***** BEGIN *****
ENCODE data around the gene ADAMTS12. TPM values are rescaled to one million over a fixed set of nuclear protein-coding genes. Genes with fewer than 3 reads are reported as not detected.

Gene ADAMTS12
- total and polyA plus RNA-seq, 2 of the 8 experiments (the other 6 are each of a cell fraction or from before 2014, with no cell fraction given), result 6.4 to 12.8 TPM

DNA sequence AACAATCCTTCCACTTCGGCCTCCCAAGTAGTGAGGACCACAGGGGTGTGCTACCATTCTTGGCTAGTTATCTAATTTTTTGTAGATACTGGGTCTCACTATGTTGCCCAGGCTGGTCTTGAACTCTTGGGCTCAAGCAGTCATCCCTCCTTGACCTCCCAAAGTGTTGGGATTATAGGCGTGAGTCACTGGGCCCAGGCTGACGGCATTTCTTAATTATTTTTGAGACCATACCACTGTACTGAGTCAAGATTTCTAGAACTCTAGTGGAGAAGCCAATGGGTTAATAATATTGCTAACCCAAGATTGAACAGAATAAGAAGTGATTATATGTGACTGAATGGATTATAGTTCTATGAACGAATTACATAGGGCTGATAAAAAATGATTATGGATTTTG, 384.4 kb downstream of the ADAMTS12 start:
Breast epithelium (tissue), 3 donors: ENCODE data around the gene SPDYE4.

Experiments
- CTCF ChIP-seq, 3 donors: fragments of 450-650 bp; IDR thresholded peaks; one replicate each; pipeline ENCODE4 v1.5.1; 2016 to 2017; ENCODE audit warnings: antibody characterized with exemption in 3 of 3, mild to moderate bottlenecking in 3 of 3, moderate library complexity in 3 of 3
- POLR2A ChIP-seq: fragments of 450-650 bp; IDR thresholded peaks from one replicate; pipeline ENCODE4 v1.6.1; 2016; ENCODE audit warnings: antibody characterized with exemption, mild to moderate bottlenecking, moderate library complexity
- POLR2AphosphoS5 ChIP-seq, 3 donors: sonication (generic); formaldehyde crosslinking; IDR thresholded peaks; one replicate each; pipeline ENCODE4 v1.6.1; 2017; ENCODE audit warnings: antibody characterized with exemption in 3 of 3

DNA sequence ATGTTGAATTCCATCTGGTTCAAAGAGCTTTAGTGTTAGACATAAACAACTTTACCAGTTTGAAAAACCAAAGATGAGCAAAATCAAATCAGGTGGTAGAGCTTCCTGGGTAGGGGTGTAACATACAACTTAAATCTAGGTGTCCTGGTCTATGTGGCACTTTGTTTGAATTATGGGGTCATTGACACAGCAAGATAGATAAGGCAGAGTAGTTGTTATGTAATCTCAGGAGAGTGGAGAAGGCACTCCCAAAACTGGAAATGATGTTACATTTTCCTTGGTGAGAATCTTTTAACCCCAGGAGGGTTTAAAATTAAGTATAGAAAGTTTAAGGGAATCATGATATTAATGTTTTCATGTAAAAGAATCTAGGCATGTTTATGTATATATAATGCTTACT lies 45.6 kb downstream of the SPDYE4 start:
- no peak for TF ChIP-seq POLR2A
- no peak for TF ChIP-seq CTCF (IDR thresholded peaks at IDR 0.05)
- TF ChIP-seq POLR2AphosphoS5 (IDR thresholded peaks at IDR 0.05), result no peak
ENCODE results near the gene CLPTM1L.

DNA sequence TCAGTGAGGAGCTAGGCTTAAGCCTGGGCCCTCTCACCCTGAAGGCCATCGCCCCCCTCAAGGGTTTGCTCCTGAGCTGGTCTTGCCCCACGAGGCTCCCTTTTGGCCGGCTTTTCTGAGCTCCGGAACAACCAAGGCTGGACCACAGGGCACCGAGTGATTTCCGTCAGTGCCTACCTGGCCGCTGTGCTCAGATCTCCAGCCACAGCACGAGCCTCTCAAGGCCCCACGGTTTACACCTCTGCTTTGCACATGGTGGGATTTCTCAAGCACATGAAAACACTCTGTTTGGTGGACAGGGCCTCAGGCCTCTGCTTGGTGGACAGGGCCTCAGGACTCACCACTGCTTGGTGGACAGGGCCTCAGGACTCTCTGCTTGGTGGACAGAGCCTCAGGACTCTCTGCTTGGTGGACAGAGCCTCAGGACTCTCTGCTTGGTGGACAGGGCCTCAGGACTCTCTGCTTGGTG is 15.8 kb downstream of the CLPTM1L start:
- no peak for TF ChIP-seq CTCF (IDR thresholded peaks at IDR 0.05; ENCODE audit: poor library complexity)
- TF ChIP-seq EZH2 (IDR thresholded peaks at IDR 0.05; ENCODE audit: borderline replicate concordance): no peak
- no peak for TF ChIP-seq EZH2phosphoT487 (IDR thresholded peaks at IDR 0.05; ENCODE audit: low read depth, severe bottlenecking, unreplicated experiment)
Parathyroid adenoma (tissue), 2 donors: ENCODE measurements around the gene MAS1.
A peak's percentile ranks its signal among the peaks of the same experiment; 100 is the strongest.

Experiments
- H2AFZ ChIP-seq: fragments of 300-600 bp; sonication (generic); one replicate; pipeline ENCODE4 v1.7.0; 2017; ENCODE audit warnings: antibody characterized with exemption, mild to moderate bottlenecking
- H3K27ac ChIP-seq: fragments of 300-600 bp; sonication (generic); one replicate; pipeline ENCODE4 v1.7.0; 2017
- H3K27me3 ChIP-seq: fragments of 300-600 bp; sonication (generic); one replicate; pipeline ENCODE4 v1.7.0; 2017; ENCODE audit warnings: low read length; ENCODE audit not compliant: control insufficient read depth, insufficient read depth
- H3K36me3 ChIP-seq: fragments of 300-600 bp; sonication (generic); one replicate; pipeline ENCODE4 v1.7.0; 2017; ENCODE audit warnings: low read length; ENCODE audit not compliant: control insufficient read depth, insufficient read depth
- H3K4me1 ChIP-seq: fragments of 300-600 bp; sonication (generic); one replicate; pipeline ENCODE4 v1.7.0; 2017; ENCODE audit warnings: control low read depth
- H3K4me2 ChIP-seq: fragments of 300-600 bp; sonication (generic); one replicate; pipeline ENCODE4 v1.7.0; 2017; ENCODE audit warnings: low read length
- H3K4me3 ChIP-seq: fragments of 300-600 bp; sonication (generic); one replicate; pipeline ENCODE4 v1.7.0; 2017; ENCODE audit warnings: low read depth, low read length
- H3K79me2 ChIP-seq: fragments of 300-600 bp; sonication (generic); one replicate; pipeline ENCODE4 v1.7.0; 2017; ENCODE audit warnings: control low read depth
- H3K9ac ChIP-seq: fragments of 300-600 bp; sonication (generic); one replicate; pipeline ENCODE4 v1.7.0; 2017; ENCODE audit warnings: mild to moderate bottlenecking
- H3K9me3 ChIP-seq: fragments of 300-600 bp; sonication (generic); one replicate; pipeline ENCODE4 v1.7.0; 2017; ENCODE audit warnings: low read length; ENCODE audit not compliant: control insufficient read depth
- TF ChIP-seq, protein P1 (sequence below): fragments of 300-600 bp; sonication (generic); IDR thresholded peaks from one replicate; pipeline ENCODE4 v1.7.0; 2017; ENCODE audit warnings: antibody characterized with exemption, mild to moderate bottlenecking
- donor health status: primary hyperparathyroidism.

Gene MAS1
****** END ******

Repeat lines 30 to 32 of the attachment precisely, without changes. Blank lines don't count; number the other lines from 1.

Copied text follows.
- H3K9ac ChIP-seq: fragments of 300-600 bp; sonication (generic); one replicate; pipeline ENCODE4 v1.7.0; 2017; ENCODE audit warnings: mild to moderate bottlenecking
- H3K9me3 ChIP-seq: fragments of 300-600 bp; sonication (generic); one replicate; pipeline ENCODE4 v1.7.0; 2017; ENCODE audit warnings: low read length; ENCODE audit not compliant: control insufficient read depth
- TF ChIP-seq, protein P1 (sequence below): fragments of 300-600 bp; sonication (generic); IDR thresholded peaks from one replicate; pipeline ENCODE4 v1.7.0; 2017; ENCODE audit warnings: antibody characterized with exemption, mild to moderate bottlenecking